Dragons & Dinosaurs
There are numerous ancient drawings and carvings of dinosaur-like creatures in almost every continent around the world. Dragon legends also exist in almost every culture around the world. Many of these describe creatures that are similar in size, shape, and features.
While many of these are likely fictional stories or exaggerations, it’s quite surprising how many of these “dragon tales” are told by credible historians—historians that we trust for framing history as we know it today. Why do so many accept historical facts from these famous historians, but readily dismiss their accounts of dragon/dinosaur creatures? Are we selectively choosing only the parts of their accounts that fit our worldviews?
For example, in 1271 Marco Polo authored the Travels of Marco Polo. Marco was the first European (on record) to visit China and Asia and record it in detail. His work and maps popularized the 4,000-mile “Silk Road” trade route. Maps of Asia were based on his descriptions until the sixteenth century, and Christopher Columbus relied on these maps for finding a sea route to China (1492).
Marco recorded dragons living with man. Regarding the Province named Karajan, he wrote, “Here are found snakes and huge serpents, ten paces in length and ten spans in girth (that is, 50 feet long and 100 inches [about eight feet] in girth). At the fore part, near the head, they have two short legs, each with three claws, as well as eyes larger than a loaf and very glaring. The jaws are wide enough to swallow a man, the teeth are large and sharp, and their whole appearance is so formidable that neither man, nor any kind of animal can approach them without terror. Others are of smaller size, being eight, six, or five paces long (1961, pp. 158–159).” He continues by explaining how the “local citizens of the area hunted and killed the creatures.”
In 330 BC, Alexander the Great invaded India and brought back reports of seeing a great hissing dragon living in a cave, which people were worshiping as a god.[i] Later Greek rulers supposedly brought dragons alive from Ethiopia.
Athanasius Kircher (lived AD 1601–1680) was a German Jesuit Scholar who published 40 major works and taught at Roman College for over 40 years. In his chapter on dragons in Mundus Subterraneus, Kircher records: “Of winged dragons, dispute has only arisen between authors, most of whom declare them to be fanciful, but these authors are contradicted by histories and eyewitnesses. Winged dragons—small, great, and greatest—have been produced in all times in every land.” These could well refer to pterosaurs alive after the Flood.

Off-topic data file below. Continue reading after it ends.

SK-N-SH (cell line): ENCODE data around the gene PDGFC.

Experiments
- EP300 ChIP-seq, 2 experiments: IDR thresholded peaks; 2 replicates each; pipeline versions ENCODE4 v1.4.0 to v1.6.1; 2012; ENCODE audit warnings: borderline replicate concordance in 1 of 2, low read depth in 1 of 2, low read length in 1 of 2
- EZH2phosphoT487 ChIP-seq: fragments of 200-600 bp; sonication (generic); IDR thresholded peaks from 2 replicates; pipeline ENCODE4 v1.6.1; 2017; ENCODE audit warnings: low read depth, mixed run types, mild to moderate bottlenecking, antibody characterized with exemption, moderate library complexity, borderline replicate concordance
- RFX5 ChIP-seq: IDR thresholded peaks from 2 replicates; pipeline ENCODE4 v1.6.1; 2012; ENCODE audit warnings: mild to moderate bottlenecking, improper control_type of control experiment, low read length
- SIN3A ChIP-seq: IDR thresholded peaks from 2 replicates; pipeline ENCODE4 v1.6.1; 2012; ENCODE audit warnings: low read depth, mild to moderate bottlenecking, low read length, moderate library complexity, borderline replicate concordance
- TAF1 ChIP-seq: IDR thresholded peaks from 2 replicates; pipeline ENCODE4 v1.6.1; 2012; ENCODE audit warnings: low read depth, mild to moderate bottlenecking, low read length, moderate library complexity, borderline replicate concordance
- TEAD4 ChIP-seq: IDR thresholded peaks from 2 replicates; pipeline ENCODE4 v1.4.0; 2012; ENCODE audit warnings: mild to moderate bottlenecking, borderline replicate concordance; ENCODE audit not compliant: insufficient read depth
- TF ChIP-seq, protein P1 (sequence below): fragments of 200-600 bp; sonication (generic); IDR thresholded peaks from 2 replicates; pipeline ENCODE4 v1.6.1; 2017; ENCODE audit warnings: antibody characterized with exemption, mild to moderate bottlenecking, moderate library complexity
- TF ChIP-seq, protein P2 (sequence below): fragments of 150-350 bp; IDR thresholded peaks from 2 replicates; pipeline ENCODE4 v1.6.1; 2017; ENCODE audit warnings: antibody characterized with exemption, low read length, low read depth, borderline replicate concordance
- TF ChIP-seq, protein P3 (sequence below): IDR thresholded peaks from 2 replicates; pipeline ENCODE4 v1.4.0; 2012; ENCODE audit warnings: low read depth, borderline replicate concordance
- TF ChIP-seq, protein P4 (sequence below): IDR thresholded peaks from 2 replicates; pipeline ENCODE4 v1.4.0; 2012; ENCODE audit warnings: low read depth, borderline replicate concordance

Pliny the Elder (lived from AD 23–79), a well-known Roman scholar and historian was the author of Naturalis Historia (“Pliny’s Natural History”). In this famous work, Pliny writes: “Africa produces elephants, but it is India that produces the largest, as well as the dragon.”
Herodotus was a famous Greek historian who lived between 484 and 425 BC. He was the first Greek writer who succeeded in writing a large-scale historical narrative that has survived the passage of time, which contributed to Herodotus being known as the “father of history.” Herodotus records: “Winged serpents are said to fly from Arabia at the beginning of spring, making for Egypt: but the ibis birds encounter the invaders in this pass and kill them…the serpents are like water snakes. Their wings are not feathered but very like the wings of a bat.”
The above is only a selection of examples. Several more exist. The reader is encouraged to draw from the resources at www.answersingenesis.org for books that discuss this topic thoroughly. The book by Vance Nelson titled, “Untold Secrets of Planet Earth: Dire Dragons” give the clearest evidence that dragons were dinosaurs.
[i] Charles Gould, Mythical Monsters, W.H. Allen & Co., London, 1886, pp. 382–383.